Price rules. Everything else is just talk.
Let’s see, now. There’s a pandemic, and people can’t gather in groups like humans naturally like to do. There’s massive unemployment. Congress is absent, literally and figuratively. There’s a U.S. election coming, and it’s getting nasty. There’s a growing number of global hot-spots, and I’m talking about politics, as well as the climate issue itself.
Consumer debt is high. But corporate debt may be higher. And government debt is way bigger than both. And that’s just the U.S. government. The rest of the globe has the same problem. It’s so bad that Europe appears to some to be the “healthy one” when it comes to economic outlook.
So, do you think the S&P 500 is up 20% since March, or 30%, or 40%? All are wrong. It’s more like 50%. And there has been little sign it will stop any time soon.
I analyze markets and make investment decisions for a living. An important part of that role is to separate what “should” be happening based on the world financial, economic and life condition, and what “is” happening. Because with all of the constant chatter from points north, south, east and west, a logical conclusion is this:
No one knows anything
We don’t tell the stock market what to do. Right now, the S&P 500 is being carried by a small number of very well-known stocks. That has created a mirage in one sense: the market as a whole is not doing nearly as well as the most popular indexes are.
But this is nothing new. It has been the case more often than not in the past few years. As I have pointed out here many times, it is very reminiscent of past market peaks, particularly that of the dot-com bubble in 1999-2000. But none of this solves the problem of determining whether the S&P 500 will set more new record closes. Nor will it tell us that another 5-week hellish drop is coming like it did in February and March of this year.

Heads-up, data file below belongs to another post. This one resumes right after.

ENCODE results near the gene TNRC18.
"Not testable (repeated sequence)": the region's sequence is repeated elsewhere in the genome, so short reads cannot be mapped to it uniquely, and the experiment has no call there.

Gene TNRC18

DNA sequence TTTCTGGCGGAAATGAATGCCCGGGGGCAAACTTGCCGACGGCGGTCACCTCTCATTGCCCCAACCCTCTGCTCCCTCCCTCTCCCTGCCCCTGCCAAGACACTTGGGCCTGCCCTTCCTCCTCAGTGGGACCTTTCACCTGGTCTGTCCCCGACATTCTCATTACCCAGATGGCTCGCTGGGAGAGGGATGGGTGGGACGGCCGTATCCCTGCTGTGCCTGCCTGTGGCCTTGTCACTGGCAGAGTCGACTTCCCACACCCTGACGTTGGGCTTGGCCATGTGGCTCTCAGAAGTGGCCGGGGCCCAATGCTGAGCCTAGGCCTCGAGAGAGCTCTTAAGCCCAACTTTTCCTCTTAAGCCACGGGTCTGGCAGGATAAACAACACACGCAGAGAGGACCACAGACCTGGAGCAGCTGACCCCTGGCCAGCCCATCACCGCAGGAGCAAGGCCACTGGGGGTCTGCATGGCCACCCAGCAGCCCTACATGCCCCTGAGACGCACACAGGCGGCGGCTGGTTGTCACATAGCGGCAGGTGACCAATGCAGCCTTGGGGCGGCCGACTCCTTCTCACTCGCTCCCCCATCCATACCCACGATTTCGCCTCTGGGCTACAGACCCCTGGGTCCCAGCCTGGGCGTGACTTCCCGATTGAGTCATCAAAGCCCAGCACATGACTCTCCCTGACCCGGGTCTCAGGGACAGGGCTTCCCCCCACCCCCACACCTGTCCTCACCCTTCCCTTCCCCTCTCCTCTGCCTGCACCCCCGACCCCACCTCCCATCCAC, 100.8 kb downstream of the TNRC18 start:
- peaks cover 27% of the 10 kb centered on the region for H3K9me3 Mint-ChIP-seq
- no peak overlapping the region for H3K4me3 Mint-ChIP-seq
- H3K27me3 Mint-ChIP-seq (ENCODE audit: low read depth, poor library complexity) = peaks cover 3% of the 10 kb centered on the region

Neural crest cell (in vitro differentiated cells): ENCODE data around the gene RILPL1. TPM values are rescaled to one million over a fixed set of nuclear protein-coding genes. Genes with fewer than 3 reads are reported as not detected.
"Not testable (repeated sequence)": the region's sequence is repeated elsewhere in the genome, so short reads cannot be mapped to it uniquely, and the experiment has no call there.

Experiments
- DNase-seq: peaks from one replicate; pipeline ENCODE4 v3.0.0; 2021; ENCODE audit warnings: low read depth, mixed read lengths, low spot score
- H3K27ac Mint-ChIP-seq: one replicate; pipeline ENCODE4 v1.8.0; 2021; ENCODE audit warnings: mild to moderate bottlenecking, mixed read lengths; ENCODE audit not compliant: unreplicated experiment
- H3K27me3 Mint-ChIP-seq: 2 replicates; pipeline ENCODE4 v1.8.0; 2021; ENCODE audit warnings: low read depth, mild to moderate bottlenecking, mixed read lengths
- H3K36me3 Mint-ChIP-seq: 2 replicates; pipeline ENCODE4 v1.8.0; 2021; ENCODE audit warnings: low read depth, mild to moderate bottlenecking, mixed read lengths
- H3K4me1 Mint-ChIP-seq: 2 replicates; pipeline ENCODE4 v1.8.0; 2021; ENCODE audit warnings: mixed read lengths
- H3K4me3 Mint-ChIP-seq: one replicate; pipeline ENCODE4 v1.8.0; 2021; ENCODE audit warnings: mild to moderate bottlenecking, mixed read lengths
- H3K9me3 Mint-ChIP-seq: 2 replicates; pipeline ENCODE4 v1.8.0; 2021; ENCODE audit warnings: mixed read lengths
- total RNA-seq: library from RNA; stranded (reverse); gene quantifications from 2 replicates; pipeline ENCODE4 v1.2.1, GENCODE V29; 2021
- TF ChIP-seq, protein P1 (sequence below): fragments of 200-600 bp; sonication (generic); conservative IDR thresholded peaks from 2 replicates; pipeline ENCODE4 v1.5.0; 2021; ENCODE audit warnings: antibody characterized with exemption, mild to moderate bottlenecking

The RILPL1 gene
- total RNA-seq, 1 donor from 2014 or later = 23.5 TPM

The only thing that matters
That’s enough about all of the things we can’t control. What we CAN control is the assessment of reward and risk potential, putting them side by side, and making decisions about how to balance between our own individual greed and fear. It is really that simple. What is less simple is what methods and tools you use to do that. For me, that part is actually the simplest.
Price is all that matters
To me, it’s all about the forces that push and pull the prices of not only the S&P 500 Index, but anything else that is priced in the liquid investment markets. What is something worth? Whatever someone is willing to pay for it.
And how do you handicap the many possible outcomes? You analyze price. To me, that means using technical analysis. However, you don’t use it in isolation. You use it in tandem in sizing up the world around us. Here’s what I mean.
What price tells us now
Here is a quick look at the S&P 500 over the past 5 years. I see 2 things on the chart that I would describe as “price is talking to me.” Don’t worry, I don’t mean literally. And, I am not clairvoyant. But I digress.
In the upper part of the chart, toward the right, we see that the 20-day moving average of the S&P 500 is rising. That alone would be a simple “we are in an uptrend” indicator. Now, it has been rising for a while, and has just about reached the level it hit in late February, just as the index was starting a 33% decline in 5 weeks. So, there’s that.
However, we can’t judge price that harshly. Sure, it is about to reach a level that was big trouble just 6 months ago. And, the market IS at all-time highs. Still, one of the first rules I learned in investing is that you never know how high price will go (second rule: you never know how low it will go).
And let’s face it, we are currently in the depths of summer. If the market languished for a while, then gravity set in during the autumn, it would hardly be the first time.
That is also around the time that many of the existing cross-currents I mentioned at the top of this article may come into greater focus. Again, price analysis is key. But analyze it in the context of the world around us.
Price keeps talking
The lower section of the chart has more “evidence” for us to collect to try to crack this case. There, we see that MACD (Moving Average Convergence-Divergence), a commonly-used indicator of price direction and trend, is flying higher. It, too, has reached its level from the February, 2020 peak. It is also not lost on me that this is higher than those which marked smaller market tops in early 2018 and again in late 2018.
Suffice it to say, the S&P 500 is overvalued. But that means nothing until price rolls over. Until that time, it’s a just a “pricey” market.
That means that we should be on guard for a significant pullback, but not assuming it. I recently saw a social media post that made me laugh. It said, “the trend is your friend until the bend at the end.”
In other words, enjoy the ride, but don’t be surprised when it ends. More importantly, don’t wait until that bend (breakdown in price) to start thinking about how you will adjust your portfolio’s positioning.